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Is the situation in the UK really that bad?

Is the situation in the UK really that bad?

Old Dec 2nd 2013, 4:14 pm
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Default Re: Is the situation in the UK really that bad?

Originally Posted by rebs View Post
That's an anomaly that already existed in the tax system, as in the UK we tax as individuals, not households. A household with 2 earners just under the higher tax rate, would pay less tax than a single earner with the same total income.
I think that it's the fact that the family is getting 100,000 quid per annum, minus 2 and still getting some sort of benefit that makes no sense, not the separate assessment of tax for spouses.
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Old Dec 2nd 2013, 4:18 pm
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Default Re: Is the situation in the UK really that bad?

Originally Posted by Pistolpete2 View Post
I think that it's the fact that the family is getting 100,000 quid per annum, minus 2 and still getting some sort of benefit that makes no sense, not the separate assessment of tax for spouses.
Well, until very recently, everyone with children got child benefit as it was a universal benefit.
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Old Dec 2nd 2013, 4:24 pm
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Default Re: Is the situation in the UK really that bad?

Originally Posted by old.sparkles View Post
Increasing house prices is only good for sellers really - and prices in a lot of places are too high for many. Given the extrememly low interest rates, it sad to see any home reposessions - heaven knows what would happen if interest rates were to rise.
..

As one of the older plonkers in this life, this is exactly where the UK, for want of a better word ,have since the end of the 60s got the mentality wrong.

UK citizens tend to look towards the house market, and interest rates in short term,
then measure or valadate, the health of the economy and recovery accordingly.
Then reckon a 3 month improvement, shows the country is on to a recovery.
The idea that selling and buying houses/properties at ever increasing higher prices, improves personal and countries economy status, is beyond me.It moves money from one place to another, but within the same circle.
Priortising education, and putting people in jobs, is what allows ones country, to develope, and market itself, which in turn encourages and developes internal growth.
I believe UKs fundamental prioritities are wrong.

Is the UK that bad ??. Its relevant to your own expectations and what life you can
afford yourself I suppose.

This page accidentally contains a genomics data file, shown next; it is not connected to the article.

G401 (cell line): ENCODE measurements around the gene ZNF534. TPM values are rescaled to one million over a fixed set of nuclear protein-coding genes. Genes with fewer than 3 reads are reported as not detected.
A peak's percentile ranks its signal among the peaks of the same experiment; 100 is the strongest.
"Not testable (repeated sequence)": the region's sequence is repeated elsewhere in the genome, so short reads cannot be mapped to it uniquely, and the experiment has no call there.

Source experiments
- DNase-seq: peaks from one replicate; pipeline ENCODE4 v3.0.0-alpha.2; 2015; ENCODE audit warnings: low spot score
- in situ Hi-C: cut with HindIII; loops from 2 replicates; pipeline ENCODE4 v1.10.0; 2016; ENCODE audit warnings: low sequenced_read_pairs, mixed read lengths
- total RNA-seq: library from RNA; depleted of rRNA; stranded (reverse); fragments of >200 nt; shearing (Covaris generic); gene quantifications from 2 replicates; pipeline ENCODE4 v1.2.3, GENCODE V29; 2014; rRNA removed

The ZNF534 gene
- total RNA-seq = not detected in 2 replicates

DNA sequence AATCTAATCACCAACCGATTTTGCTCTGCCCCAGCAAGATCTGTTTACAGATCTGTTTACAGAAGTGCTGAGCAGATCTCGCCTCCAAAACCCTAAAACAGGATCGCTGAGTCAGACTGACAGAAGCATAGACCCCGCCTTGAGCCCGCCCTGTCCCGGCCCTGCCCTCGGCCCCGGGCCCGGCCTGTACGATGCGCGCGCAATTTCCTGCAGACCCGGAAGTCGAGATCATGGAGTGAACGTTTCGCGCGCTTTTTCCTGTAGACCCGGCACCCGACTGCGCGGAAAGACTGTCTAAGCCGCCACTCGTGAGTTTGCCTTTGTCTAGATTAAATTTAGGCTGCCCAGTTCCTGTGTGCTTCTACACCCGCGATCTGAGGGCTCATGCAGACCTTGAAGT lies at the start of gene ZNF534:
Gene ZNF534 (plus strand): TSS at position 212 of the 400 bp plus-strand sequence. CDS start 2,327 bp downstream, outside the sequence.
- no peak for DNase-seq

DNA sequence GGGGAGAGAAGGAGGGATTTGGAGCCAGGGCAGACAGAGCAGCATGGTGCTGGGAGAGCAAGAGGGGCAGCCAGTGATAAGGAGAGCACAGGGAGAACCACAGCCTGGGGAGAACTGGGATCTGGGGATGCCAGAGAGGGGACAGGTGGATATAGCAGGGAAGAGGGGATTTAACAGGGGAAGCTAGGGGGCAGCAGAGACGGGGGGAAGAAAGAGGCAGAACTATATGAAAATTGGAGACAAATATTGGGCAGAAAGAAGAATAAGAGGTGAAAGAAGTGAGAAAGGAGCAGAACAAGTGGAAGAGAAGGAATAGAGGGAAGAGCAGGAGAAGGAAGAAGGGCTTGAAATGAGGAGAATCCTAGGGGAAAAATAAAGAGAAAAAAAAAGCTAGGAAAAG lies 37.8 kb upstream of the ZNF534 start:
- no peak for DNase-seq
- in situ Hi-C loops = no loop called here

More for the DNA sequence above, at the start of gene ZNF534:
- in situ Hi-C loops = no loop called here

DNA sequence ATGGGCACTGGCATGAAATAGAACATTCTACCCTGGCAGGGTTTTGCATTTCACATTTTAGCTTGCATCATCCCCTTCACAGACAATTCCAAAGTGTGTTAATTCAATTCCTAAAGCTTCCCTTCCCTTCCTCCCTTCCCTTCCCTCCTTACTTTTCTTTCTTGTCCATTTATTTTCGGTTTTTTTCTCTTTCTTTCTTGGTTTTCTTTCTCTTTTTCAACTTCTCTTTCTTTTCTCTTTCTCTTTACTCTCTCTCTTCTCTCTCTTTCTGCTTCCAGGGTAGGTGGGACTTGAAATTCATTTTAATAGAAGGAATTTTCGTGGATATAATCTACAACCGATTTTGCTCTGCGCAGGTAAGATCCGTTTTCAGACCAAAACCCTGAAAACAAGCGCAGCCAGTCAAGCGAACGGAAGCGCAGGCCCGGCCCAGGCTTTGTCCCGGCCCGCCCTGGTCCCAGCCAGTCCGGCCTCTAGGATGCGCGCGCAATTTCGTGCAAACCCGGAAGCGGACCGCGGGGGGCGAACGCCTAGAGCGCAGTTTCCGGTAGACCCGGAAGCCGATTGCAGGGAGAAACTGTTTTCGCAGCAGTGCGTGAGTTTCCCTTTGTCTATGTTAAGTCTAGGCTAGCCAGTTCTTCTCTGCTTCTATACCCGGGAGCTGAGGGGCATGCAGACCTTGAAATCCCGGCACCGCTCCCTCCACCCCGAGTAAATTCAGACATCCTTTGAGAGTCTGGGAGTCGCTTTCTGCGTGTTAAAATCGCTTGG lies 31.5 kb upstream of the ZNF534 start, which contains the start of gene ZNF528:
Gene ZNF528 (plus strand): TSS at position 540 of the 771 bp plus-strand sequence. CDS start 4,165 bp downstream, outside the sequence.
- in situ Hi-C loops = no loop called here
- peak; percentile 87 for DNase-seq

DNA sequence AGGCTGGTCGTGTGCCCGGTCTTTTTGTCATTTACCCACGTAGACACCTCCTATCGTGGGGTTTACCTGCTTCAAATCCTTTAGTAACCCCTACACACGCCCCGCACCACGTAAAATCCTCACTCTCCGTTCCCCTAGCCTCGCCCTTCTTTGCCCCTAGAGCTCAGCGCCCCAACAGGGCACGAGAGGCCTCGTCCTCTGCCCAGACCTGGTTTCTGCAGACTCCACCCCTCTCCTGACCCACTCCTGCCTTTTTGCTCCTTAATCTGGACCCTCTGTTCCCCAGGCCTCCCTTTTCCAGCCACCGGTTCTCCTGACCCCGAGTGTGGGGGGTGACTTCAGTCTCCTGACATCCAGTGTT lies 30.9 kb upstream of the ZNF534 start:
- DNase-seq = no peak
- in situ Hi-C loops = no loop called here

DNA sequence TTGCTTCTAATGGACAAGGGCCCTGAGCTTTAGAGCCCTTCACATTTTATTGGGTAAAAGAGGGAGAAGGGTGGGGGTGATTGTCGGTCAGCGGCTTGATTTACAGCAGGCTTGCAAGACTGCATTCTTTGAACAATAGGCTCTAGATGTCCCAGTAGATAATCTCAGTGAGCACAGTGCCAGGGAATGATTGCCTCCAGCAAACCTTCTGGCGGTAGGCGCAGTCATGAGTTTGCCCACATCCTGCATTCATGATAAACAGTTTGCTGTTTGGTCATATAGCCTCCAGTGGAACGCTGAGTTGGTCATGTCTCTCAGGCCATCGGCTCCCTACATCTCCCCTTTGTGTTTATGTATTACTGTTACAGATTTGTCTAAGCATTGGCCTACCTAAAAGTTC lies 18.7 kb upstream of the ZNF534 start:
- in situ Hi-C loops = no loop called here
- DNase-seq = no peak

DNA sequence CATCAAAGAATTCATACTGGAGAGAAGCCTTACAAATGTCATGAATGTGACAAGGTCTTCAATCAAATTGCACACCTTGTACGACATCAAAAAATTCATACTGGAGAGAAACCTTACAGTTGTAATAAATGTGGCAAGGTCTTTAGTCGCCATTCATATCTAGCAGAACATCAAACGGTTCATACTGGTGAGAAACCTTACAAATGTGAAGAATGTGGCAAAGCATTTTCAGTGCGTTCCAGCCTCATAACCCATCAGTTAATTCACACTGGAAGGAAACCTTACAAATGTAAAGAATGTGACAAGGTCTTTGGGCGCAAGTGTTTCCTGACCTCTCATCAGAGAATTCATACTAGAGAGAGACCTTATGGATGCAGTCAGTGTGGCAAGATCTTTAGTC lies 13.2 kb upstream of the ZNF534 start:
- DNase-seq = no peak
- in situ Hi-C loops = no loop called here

Would I go back ??, not now, but if I was younger, why not.
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Old Dec 2nd 2013, 4:49 pm
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Default Re: Is the situation in the UK really that bad?

Originally Posted by old.sparkles View Post
Doesn't that depend on if it was one or both earning. One person earning the 50K meant no CB, but both parents could earn more than that combined (say 30k each) I thought and still claim.
I don't think so - I am pretty sure it is BOTH
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Old Dec 2nd 2013, 5:02 pm
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Default Re: Is the situation in the UK really that bad?

Originally Posted by bigglesworth View Post
I don't think so - I am pretty sure it is BOTH
Just checked here - http://www.hmrc.gov.uk/childbenefitc...troduction.htm - and it's if one of you is a higher rate tax payer, so as dunroving said - both parents could earn 49,999 each and still claim child benefit
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Old Dec 2nd 2013, 5:03 pm
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Default Re: Is the situation in the UK really that bad?

Originally Posted by fuchs01 View Post
..

As one of the older plonkers in this life, this is exactly where the UK, for want of a better word ,have since the end of the 60s got the mentality wrong.

UK citizens tend to look towards the house market, and interest rates in short term,
then measure or valadate, the health of the economy and recovery accordingly.
Then reckon a 3 month improvement, shows the country is on to a recovery.
The idea that selling and buying houses/properties at ever increasing higher prices, improves personal and countries economy status, is beyond me.It moves money from one place to another, but within the same circle.
Priortising education, and putting people in jobs, is what allows ones country, to develope, and market itself, which in turn encourages and developes internal growth.